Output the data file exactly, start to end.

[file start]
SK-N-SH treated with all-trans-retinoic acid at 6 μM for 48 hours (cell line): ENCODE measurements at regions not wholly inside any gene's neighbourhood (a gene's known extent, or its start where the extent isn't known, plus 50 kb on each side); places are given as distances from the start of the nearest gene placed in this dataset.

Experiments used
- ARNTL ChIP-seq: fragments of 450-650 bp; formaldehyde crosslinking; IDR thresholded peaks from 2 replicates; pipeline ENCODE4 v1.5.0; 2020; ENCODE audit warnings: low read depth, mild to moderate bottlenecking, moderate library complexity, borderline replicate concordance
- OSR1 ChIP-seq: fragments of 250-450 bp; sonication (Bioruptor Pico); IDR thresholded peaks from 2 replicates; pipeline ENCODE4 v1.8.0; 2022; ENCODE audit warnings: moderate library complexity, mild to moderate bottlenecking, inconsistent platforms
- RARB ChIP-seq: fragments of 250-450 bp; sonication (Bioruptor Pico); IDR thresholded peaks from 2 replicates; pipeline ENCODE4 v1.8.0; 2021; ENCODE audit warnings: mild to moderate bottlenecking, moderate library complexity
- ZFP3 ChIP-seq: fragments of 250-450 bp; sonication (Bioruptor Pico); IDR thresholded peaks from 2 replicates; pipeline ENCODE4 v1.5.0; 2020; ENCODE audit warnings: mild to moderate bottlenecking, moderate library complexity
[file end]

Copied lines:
SK-N-SH treated with all-trans-retinoic acid at 6 μM for 48 hours (cell line): ENCODE measurements at regions not wholly inside any gene's neighbourhood (a gene's known extent, or its start where the extent isn't known, plus 50 kb on each side); places are given as distances from the start of the nearest gene placed in this dataset.

Experiments used
- ARNTL ChIP-seq: fragments of 450-650 bp; formaldehyde crosslinking; IDR thresholded peaks from 2 replicates; pipeline ENCODE4 v1.5.0; 2020; ENCODE audit warnings: low read depth, mild to moderate bottlenecking, moderate library complexity, borderline replicate concordance
- OSR1 ChIP-seq: fragments of 250-450 bp; sonication (Bioruptor Pico); IDR thresholded peaks from 2 replicates; pipeline ENCODE4 v1.8.0; 2022; ENCODE audit warnings: moderate library complexity, mild to moderate bottlenecking, inconsistent platforms
- RARB ChIP-seq: fragments of 250-450 bp; sonication (Bioruptor Pico); IDR thresholded peaks from 2 replicates; pipeline ENCODE4 v1.8.0; 2021; ENCODE audit warnings: mild to moderate bottlenecking, moderate library complexity
- ZFP3 ChIP-seq: fragments of 250-450 bp; sonication (Bioruptor Pico); IDR thresholded peaks from 2 replicates; pipeline ENCODE4 v1.5.0; 2020; ENCODE audit warnings: mild to moderate bottlenecking, moderate library complexity